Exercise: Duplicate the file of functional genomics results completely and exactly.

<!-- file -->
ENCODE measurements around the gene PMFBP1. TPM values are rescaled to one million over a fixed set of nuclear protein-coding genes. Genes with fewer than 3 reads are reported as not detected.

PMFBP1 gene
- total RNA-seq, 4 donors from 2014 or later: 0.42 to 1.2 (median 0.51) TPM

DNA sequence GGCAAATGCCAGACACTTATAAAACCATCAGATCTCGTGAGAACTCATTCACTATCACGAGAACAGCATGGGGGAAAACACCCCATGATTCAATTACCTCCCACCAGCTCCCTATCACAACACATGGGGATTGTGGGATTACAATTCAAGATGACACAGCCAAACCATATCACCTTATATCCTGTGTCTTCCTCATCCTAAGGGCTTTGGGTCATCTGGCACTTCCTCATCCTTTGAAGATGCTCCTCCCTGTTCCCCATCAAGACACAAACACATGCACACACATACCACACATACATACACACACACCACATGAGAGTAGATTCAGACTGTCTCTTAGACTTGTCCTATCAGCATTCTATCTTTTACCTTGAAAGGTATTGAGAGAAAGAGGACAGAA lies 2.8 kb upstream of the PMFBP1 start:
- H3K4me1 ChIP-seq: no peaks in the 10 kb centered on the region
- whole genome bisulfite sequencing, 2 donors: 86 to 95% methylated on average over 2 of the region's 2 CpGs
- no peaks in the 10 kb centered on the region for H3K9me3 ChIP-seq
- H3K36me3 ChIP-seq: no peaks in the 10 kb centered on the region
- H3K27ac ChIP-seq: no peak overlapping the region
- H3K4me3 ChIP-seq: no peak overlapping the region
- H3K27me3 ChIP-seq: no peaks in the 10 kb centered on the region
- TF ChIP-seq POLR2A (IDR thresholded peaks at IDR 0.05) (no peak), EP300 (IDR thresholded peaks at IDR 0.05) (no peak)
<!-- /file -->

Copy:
ENCODE measurements around the gene PMFBP1. TPM values are rescaled to one million over a fixed set of nuclear protein-coding genes. Genes with fewer than 3 reads are reported as not detected.

PMFBP1 gene
- total RNA-seq, 4 donors from 2014 or later: 0.42 to 1.2 (median 0.51) TPM

DNA sequence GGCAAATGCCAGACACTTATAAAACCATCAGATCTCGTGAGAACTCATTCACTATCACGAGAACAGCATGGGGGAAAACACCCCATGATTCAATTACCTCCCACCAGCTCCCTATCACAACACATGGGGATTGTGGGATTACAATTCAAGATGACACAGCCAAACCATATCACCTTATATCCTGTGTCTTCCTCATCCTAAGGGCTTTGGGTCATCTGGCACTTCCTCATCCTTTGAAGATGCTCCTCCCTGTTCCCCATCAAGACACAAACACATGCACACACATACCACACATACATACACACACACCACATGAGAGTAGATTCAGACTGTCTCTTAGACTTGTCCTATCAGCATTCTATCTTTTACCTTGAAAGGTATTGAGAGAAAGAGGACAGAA lies 2.8 kb upstream of the PMFBP1 start:
- H3K4me1 ChIP-seq: no peaks in the 10 kb centered on the region
- whole genome bisulfite sequencing, 2 donors: 86 to 95% methylated on average over 2 of the region's 2 CpGs
- no peaks in the 10 kb centered on the region for H3K9me3 ChIP-seq
- H3K36me3 ChIP-seq: no peaks in the 10 kb centered on the region
- H3K27ac ChIP-seq: no peak overlapping the region
- H3K4me3 ChIP-seq: no peak overlapping the region
- H3K27me3 ChIP-seq: no peaks in the 10 kb centered on the region
- TF ChIP-seq POLR2A (IDR thresholded peaks at IDR 0.05) (no peak), EP300 (IDR thresholded peaks at IDR 0.05) (no peak)